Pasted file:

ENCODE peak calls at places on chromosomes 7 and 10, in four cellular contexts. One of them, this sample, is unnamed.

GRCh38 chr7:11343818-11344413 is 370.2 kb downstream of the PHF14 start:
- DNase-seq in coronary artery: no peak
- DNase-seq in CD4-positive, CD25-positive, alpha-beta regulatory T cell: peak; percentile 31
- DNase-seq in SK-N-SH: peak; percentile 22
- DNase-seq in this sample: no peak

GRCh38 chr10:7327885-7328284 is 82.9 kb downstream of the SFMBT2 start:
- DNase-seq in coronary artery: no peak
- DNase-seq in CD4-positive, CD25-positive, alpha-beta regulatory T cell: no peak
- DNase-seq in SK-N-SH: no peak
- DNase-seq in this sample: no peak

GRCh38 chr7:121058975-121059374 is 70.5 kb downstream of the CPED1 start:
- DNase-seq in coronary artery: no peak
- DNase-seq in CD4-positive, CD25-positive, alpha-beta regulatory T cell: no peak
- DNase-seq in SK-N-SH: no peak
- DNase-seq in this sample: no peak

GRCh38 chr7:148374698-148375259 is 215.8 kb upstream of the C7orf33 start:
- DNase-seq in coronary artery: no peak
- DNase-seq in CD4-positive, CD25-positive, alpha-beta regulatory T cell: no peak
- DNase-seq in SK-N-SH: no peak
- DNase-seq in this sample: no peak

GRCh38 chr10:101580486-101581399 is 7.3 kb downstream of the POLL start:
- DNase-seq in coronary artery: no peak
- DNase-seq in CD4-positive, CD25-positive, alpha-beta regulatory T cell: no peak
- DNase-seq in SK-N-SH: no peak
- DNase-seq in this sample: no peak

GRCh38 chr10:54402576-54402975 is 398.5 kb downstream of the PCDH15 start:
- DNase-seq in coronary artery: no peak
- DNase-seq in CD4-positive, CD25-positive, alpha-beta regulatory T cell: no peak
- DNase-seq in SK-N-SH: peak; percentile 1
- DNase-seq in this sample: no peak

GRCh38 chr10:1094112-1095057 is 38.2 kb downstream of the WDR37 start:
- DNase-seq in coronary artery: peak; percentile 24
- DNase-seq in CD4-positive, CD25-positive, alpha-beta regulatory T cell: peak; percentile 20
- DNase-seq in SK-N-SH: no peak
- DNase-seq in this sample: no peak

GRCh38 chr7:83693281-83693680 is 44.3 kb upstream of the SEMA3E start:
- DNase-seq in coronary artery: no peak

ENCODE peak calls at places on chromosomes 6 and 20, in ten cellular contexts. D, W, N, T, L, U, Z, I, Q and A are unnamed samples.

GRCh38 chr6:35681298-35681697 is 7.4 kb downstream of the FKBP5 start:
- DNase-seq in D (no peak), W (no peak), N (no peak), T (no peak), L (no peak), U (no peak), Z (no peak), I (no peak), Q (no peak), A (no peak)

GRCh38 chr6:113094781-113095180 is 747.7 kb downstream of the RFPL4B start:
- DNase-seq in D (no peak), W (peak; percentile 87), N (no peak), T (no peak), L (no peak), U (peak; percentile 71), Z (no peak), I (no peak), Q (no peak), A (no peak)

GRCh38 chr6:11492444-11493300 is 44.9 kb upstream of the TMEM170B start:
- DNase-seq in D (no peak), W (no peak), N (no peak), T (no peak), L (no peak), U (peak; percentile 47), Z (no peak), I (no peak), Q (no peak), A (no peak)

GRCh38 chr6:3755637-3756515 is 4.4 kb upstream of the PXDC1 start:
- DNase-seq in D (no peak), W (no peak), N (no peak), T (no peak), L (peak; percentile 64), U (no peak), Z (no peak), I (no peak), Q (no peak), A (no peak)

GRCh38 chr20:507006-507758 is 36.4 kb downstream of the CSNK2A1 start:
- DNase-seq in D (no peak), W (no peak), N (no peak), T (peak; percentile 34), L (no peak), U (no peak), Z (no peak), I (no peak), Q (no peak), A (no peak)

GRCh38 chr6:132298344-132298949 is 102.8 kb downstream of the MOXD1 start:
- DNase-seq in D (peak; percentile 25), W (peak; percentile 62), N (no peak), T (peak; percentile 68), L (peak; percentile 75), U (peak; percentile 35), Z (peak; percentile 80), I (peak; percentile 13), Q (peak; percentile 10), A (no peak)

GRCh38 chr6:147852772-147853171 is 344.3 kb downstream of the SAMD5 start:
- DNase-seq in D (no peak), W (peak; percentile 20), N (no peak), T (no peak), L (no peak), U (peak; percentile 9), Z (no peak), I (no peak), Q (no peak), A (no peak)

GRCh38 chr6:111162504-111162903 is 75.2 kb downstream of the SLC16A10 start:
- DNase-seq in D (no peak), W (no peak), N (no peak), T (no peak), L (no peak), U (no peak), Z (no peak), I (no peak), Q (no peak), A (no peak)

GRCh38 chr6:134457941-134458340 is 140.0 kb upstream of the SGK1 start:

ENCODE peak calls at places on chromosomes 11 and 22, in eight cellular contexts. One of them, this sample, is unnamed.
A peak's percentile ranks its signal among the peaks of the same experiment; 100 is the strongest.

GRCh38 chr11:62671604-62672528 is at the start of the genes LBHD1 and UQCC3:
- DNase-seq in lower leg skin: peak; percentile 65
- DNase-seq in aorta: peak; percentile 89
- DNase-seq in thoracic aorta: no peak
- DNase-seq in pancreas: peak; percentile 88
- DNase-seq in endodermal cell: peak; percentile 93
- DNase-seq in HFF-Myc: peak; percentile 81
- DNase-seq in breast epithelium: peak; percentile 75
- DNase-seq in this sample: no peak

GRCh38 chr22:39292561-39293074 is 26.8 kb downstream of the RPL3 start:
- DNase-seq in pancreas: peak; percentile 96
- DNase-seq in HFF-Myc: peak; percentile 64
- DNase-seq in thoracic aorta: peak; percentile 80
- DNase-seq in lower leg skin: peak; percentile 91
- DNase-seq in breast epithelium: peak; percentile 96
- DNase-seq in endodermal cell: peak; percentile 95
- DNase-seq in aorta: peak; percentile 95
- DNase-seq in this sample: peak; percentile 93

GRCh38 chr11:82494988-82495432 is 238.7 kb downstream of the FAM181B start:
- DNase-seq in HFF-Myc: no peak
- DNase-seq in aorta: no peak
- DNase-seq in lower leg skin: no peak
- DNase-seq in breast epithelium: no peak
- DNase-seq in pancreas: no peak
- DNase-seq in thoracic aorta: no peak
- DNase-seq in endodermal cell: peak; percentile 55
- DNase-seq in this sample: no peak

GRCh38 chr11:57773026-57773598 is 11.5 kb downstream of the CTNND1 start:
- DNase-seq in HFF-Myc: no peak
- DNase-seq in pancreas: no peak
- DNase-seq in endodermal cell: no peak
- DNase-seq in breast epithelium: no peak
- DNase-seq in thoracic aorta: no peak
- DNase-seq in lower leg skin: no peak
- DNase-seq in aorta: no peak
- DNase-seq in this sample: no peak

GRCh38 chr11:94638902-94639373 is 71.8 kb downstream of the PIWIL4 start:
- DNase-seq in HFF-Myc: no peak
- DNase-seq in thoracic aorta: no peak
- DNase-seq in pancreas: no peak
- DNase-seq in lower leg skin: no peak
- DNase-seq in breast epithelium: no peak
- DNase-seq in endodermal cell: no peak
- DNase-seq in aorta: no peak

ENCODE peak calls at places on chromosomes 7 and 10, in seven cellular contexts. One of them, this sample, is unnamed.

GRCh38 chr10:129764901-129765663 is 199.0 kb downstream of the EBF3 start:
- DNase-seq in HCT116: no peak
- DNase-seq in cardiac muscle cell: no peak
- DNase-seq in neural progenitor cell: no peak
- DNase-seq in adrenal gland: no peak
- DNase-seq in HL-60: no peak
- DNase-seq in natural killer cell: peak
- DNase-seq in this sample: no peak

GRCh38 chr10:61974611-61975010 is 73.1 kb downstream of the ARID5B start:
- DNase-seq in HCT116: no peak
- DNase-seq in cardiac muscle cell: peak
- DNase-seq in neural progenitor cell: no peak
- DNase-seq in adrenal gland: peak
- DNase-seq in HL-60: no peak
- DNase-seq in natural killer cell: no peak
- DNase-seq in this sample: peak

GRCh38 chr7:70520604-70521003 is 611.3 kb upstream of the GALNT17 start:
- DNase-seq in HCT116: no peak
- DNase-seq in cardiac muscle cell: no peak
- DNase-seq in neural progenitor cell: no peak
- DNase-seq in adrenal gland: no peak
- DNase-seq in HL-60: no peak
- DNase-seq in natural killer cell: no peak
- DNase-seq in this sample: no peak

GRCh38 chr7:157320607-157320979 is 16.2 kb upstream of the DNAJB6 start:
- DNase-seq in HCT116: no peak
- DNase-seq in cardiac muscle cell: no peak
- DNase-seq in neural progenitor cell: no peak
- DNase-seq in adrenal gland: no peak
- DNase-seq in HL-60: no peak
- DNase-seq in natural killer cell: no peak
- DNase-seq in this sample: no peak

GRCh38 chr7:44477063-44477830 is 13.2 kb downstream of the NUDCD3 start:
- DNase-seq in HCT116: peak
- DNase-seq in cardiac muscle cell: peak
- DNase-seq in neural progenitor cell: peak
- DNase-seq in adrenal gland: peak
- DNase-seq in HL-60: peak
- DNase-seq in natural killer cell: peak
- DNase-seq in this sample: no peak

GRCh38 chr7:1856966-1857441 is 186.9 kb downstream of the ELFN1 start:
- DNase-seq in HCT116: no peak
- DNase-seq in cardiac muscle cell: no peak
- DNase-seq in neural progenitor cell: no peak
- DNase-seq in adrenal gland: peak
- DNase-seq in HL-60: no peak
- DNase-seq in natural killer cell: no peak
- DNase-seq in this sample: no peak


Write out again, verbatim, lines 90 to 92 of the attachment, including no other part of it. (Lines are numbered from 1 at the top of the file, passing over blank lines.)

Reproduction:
- DNase-seq in breast epithelium: no peak
- DNase-seq in thoracic aorta: no peak
- DNase-seq in lower leg skin: no peak